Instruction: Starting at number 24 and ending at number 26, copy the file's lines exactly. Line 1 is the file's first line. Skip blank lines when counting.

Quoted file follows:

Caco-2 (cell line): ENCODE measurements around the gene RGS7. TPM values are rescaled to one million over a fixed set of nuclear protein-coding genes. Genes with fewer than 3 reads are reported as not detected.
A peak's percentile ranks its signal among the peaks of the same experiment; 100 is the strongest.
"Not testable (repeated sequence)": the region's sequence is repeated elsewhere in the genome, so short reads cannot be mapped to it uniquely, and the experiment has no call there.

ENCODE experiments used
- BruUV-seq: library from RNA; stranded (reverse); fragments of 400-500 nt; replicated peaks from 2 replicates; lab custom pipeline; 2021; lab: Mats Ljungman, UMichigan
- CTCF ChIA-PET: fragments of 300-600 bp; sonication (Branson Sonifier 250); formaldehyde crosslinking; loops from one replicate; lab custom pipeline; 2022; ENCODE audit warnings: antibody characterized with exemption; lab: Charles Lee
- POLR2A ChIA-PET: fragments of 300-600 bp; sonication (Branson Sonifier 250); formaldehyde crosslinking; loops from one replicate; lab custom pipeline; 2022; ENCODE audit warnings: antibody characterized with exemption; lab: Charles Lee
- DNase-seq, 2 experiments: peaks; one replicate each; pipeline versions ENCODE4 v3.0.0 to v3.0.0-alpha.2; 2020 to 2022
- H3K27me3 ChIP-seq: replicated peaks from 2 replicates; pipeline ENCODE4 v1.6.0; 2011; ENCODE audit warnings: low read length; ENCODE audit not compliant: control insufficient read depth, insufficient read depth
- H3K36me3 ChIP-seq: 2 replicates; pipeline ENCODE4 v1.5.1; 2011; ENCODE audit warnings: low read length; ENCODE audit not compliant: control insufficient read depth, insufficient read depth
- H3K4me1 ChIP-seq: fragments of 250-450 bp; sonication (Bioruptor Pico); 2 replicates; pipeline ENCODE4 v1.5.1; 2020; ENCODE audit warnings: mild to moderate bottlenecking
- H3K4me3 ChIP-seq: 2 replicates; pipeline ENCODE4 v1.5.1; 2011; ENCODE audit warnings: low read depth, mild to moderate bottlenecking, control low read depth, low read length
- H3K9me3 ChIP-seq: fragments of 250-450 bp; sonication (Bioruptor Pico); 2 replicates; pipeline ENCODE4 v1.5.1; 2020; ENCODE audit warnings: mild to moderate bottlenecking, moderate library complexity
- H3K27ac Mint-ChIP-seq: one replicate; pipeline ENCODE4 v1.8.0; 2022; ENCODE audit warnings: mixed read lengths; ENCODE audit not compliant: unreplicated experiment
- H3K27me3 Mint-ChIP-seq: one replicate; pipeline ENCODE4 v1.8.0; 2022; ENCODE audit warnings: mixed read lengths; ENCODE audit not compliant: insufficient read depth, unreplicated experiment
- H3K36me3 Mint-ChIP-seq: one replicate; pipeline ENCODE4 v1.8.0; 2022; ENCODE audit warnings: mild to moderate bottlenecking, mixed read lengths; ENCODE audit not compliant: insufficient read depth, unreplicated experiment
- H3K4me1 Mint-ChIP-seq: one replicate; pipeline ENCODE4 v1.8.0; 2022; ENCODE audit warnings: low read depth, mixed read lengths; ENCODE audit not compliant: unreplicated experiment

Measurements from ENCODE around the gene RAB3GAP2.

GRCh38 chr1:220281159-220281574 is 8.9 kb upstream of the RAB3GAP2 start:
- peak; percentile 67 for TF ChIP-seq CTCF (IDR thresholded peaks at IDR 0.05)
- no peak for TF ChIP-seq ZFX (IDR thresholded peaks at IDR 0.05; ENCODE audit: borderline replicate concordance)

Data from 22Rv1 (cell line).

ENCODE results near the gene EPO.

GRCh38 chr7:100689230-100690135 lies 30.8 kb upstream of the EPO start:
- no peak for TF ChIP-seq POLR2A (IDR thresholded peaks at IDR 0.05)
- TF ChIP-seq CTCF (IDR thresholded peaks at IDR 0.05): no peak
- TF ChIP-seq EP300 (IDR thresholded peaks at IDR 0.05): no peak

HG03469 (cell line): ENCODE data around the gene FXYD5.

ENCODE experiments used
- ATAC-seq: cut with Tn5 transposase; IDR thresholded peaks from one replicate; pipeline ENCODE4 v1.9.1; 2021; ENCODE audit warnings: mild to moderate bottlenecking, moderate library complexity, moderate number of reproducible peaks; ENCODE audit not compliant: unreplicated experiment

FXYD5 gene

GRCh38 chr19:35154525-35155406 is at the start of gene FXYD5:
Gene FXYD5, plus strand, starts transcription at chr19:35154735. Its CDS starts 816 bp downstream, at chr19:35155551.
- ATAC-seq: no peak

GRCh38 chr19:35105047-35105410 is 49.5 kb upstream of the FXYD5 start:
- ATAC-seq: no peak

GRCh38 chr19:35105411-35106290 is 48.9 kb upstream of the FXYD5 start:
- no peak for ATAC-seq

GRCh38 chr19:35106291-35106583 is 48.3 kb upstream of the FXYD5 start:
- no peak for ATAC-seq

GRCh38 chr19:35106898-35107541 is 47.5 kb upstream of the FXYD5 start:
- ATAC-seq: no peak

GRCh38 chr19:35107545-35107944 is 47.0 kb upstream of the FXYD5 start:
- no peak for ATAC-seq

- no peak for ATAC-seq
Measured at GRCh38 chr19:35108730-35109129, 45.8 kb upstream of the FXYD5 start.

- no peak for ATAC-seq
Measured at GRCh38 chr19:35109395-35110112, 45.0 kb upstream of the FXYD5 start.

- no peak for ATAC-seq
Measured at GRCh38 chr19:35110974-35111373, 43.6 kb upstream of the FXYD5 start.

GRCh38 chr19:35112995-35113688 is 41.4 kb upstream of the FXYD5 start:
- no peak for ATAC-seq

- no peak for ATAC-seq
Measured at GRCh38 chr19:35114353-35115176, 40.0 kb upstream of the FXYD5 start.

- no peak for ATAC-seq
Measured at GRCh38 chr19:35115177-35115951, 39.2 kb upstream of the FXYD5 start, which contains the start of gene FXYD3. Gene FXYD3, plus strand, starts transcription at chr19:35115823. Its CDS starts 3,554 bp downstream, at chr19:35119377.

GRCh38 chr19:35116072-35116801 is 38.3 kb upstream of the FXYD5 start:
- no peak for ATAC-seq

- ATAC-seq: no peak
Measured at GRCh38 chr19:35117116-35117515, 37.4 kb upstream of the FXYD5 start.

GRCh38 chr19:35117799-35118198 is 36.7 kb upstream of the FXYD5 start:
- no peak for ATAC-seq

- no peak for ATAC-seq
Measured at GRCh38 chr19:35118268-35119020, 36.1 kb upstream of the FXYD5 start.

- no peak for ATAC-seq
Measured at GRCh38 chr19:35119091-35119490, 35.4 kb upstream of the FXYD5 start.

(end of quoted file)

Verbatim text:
GRCh38 chr7:100689230-100690135 lies 30.8 kb upstream of the EPO start:
- no peak for TF ChIP-seq POLR2A (IDR thresholded peaks at IDR 0.05)
- TF ChIP-seq CTCF (IDR thresholded peaks at IDR 0.05): no peak